At the intersection of history, spirits, and culture, Old Forester is more than a bourbon. As the only bourbon continuously distilled before, during, and after prohibition, it has the heritage, authenticity, and quality that make for great storytelling. In this article, we talk to top bartenders to uncover why higher proof whiskey, like Old Forester, is ideal for cocktails.
Not all bourbon is created equal.
Of course, different recipes, distillation styles and yeast strains lead to a range of flavors in the finished liquor, but today we’re talking about something even more fundamental: proof. The level of alcohol content in a whiskey makes a huge difference in its flavor, but cocktail recipes rarely take this into consideration.
Well, that’s going to change starting now.
While many whiskies are bottled at the standard 80-proof, a number of top bartenders in the country are reaching for higher-proof bourbons. Why? “Higher proof drives flavor in cocktails,” says Eryn Reece, who won the 2013 edition of Speed Rack, a national competition for female bartenders that benefits breast cancer research. “It makes the flavors more alive and vibrant.”
The science behind high-proof whiskey actually bears that out, in fact. Most of the complex chemicals that give whiskey its flavor dissolve more easily in alcohol than in water, which means that a whiskey with a higher concentration of alcohol will contain more flavor chemicals in the same volume of liquid than a lower-proof spirit. Essentially, it’s more concentrated, the same as what would happen if you packed more tea into a teabag or more coffee into a Keurig pod.
Reece isn’t alone. LA bartender Ryan Wainwright loves to maximize high-proof whiskey’s powers. Wainwright is one of the West Coast’s most influential bartenders, and he uses high-proof spirits of all kinds frequently. “I’d put high-proof whiskey in everything if I could,” he says.
One of Wainwright’s high-proof secrets is to what he calls “split the jigger.” Essentially, he pairs a high-proof whiskey with a lower-proof one. This blend helps the whiskey to stand up to other ingredients in a mixed drink and not get lost. “Boom. It just rips the drink open,” Wainwright says.
So what sorts of drinks work best with high-proof whiskey? Anything that’s sweet, says Steva Casey. She has been putting out some of the country’s most creative libations at venues across her native Birmingham, Ala., for more than a decade. “You need a higher-proof whiskey to stand up to sugar in a cocktail,” she says. Take the Old Fashioned, which contains only whiskey, sugar and bitters: Casey and Wainwright both cite it as one of the best ways to use high-proof whiskey. It’s even historically appropriate: When the Old Fashioned was invented in the early 1800s, all whiskey was high-proof whiskey. “I can’t think of a classic drink that wouldn’t work well with an overproof spirit,” Wainwright says.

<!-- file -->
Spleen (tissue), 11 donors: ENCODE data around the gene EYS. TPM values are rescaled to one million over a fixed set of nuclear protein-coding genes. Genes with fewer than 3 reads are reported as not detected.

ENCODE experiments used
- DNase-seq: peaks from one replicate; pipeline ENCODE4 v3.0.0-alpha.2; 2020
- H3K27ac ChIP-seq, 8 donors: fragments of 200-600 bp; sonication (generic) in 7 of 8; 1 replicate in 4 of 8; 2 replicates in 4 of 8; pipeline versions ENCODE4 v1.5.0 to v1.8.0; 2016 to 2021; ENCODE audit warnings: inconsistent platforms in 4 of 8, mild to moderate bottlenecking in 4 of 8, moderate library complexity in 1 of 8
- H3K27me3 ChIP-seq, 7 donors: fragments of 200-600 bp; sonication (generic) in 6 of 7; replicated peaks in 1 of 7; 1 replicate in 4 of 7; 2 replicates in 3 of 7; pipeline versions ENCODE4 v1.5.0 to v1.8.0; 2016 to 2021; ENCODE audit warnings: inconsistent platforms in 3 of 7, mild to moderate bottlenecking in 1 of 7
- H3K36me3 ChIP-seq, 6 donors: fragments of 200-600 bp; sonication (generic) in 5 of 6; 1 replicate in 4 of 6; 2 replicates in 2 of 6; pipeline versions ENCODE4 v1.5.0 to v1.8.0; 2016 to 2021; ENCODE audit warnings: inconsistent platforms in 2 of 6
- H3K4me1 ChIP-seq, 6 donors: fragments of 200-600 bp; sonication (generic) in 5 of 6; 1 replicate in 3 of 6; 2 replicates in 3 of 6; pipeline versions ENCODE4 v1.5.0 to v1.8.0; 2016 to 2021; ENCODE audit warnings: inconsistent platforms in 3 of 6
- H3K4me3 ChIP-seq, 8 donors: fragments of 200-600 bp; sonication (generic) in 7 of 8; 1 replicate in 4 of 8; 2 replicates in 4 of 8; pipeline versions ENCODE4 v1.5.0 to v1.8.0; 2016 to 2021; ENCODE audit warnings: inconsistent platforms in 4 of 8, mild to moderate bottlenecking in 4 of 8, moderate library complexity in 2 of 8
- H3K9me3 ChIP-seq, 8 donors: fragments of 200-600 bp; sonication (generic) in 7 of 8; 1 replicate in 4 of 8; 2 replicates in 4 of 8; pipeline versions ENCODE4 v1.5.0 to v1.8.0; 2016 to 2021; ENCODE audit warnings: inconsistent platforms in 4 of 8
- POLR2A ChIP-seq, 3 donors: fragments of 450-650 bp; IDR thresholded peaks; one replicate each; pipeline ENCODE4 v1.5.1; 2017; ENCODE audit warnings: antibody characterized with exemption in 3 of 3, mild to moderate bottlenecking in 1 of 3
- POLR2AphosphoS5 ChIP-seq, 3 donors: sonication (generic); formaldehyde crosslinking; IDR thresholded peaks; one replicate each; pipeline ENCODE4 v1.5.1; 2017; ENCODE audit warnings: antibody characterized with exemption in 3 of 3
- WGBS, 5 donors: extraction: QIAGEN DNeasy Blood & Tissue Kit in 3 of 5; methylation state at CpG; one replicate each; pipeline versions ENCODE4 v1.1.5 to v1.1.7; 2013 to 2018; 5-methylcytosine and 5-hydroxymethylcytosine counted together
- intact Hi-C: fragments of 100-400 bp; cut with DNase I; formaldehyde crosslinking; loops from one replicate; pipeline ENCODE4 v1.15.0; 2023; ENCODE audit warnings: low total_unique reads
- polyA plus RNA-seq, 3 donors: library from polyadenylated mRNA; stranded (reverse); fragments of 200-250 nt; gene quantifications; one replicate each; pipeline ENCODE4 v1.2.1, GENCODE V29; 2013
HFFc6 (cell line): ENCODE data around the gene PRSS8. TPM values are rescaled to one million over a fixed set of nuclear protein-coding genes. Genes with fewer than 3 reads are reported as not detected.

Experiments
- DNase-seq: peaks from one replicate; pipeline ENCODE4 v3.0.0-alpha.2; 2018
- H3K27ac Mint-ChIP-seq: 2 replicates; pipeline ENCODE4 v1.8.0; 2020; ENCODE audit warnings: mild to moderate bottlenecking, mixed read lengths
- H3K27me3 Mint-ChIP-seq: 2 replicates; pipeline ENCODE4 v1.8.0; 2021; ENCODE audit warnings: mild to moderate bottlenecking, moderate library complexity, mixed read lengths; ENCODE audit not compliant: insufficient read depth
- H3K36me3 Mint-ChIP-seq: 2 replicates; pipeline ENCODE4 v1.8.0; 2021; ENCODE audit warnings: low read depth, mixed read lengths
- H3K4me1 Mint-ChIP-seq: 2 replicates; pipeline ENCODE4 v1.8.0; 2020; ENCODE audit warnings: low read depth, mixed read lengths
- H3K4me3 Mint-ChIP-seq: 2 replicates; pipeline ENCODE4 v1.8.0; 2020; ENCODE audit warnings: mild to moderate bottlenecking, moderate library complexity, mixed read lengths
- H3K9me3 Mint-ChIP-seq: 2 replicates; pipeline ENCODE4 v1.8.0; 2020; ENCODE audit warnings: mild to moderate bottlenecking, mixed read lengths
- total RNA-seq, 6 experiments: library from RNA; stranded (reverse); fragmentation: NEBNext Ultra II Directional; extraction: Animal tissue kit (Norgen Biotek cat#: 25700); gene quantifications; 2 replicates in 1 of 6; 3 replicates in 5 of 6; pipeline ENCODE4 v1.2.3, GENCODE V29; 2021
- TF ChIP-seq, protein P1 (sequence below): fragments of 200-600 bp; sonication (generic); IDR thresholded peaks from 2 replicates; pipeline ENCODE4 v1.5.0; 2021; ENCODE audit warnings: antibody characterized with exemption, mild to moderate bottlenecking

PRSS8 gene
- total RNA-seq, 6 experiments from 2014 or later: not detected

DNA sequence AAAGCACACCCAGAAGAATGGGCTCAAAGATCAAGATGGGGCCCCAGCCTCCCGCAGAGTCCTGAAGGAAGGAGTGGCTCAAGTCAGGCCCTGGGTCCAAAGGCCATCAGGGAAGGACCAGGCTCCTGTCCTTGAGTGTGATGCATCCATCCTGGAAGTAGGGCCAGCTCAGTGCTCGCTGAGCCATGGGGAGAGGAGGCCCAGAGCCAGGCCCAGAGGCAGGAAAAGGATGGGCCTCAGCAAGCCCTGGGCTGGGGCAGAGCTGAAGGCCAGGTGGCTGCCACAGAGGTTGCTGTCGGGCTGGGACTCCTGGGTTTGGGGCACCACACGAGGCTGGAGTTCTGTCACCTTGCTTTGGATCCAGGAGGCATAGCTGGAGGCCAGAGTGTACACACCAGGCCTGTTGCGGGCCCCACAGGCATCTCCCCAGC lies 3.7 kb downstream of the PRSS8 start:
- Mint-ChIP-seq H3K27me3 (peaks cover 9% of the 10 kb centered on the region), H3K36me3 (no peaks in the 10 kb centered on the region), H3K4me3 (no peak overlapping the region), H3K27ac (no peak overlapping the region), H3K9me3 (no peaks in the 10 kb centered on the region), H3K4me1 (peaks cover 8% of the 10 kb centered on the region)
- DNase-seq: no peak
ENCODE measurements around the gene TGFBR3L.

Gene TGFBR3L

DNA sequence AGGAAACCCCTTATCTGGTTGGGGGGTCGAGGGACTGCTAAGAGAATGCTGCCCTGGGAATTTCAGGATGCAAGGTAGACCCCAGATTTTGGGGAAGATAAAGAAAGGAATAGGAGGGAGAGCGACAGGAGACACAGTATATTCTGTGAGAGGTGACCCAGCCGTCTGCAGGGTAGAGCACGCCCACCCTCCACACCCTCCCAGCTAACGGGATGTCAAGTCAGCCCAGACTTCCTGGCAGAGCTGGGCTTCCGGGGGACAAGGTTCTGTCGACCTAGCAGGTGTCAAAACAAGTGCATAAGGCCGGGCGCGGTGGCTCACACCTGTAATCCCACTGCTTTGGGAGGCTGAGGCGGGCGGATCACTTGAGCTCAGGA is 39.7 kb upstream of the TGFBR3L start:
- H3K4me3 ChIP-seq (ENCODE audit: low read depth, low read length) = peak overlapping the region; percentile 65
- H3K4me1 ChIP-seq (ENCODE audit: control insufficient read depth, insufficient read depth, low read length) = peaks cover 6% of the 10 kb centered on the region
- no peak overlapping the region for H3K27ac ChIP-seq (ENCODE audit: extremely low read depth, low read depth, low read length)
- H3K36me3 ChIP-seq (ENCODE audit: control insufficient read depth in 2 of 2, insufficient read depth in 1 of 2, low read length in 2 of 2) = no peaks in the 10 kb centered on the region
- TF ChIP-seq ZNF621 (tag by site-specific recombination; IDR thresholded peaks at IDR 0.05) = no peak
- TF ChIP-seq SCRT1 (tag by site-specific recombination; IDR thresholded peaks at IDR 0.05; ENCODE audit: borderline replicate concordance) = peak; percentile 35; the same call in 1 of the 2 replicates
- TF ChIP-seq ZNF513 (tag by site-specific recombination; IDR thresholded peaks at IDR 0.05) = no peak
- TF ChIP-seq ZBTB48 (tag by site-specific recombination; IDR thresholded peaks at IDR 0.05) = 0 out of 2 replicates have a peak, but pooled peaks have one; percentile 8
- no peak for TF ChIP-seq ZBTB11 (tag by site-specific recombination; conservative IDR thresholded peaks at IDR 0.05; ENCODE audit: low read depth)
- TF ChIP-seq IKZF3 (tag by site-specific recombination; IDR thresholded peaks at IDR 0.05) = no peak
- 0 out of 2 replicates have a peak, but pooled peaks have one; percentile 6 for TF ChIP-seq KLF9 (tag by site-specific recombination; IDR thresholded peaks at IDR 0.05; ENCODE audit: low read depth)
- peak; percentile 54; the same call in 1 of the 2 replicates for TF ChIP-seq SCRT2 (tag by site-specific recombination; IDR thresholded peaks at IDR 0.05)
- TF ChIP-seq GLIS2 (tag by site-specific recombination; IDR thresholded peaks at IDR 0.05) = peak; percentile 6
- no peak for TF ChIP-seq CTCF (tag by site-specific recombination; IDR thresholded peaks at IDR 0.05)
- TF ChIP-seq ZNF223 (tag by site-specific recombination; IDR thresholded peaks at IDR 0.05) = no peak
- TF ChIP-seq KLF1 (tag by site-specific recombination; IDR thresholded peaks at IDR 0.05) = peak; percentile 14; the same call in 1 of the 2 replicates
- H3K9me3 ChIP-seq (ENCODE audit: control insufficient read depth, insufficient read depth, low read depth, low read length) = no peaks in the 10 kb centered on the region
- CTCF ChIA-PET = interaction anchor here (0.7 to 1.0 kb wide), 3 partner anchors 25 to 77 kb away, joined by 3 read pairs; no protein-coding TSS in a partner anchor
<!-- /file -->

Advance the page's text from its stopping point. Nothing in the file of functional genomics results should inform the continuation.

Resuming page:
High-proof whiskey also goes well in very tart cocktails. “With a high-proof spirit, a cocktail can stand to have more acid,” Casey says. One of her favorite drinks is the Gold Rush, a classic mix of bourbon, honey and lemon, and when she makes it with a stronger spirit, she always adds extra lemon, creating a dryer cocktail. “You could even use less whiskey,” she says. “I’m not trying to get ‘em loaded quicker; I just want to make the best-tasting drink.”
Reece holds the same philosophy. Her Manhattans, for example, usually contain 2.5 ounces of whiskey, but with a high-proof bottling, she cuts that down to just 2 ounces, leaving the rest of her recipe unchanged.
But she does recommends bumping up the amount of sugar, simple syrup or other sweet ingredients when using stronger whiskey. “The higher-proof spirit will need a little help being softened depending on the drink,” she says.
Ready to give it a try yourself? Mix one of these delicious recipes.
Gold RushCreated by Steva Casey
2 oz High-proof bourbon.75 oz Fresh lemon juice.75 oz Honey syrup (1 part honey, 1 part water)2 dashes Angostura Bitters
Add all the ingredients to a shaker and fill with ice. Shake, and strain into a rocks glass filled with a large ice cube.
Highline Park SourCreated by Eryn Reece
1 oz High-proof bourbon1 oz Amontillado sherry.25 oz Grand Marnier.25 oz Campari.25 oz Simple syrup (1 part sugar, 1 part water).25 oz Ginger syrup*.75 oz Lemon juiceGlass: CoupeGarnish: Orange peel
Add all the ingredients to a shaker and fill with ice. Shake, and strain into a coupe glass. Garnish with a slice of orange peel.
In a mixing glass, add equal parts sugar, ginger juice and water. Stir to combine.